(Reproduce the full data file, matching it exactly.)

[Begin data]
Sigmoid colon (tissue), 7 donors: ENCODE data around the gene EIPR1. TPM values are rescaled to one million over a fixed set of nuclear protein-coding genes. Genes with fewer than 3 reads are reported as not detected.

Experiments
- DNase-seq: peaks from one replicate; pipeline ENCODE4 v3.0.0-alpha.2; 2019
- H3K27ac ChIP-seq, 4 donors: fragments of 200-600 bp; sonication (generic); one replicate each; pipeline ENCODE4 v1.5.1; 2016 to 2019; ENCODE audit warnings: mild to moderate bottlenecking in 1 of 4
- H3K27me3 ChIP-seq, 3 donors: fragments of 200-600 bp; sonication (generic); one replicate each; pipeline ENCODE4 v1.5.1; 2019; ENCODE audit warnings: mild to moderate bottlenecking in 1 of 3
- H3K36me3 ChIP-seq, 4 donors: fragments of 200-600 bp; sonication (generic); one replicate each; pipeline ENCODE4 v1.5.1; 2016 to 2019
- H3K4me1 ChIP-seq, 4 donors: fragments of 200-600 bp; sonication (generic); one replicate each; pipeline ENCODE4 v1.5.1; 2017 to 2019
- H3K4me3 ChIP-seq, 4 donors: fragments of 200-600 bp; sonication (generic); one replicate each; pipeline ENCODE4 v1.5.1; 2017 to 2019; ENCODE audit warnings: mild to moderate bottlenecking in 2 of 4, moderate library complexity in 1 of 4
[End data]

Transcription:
Sigmoid colon (tissue), 7 donors: ENCODE data around the gene EIPR1. TPM values are rescaled to one million over a fixed set of nuclear protein-coding genes. Genes with fewer than 3 reads are reported as not detected.

Experiments
- DNase-seq: peaks from one replicate; pipeline ENCODE4 v3.0.0-alpha.2; 2019
- H3K27ac ChIP-seq, 4 donors: fragments of 200-600 bp; sonication (generic); one replicate each; pipeline ENCODE4 v1.5.1; 2016 to 2019; ENCODE audit warnings: mild to moderate bottlenecking in 1 of 4
- H3K27me3 ChIP-seq, 3 donors: fragments of 200-600 bp; sonication (generic); one replicate each; pipeline ENCODE4 v1.5.1; 2019; ENCODE audit warnings: mild to moderate bottlenecking in 1 of 3
- H3K36me3 ChIP-seq, 4 donors: fragments of 200-600 bp; sonication (generic); one replicate each; pipeline ENCODE4 v1.5.1; 2016 to 2019
- H3K4me1 ChIP-seq, 4 donors: fragments of 200-600 bp; sonication (generic); one replicate each; pipeline ENCODE4 v1.5.1; 2017 to 2019
- H3K4me3 ChIP-seq, 4 donors: fragments of 200-600 bp; sonication (generic); one replicate each; pipeline ENCODE4 v1.5.1; 2017 to 2019; ENCODE audit warnings: mild to moderate bottlenecking in 2 of 4, moderate library complexity in 1 of 4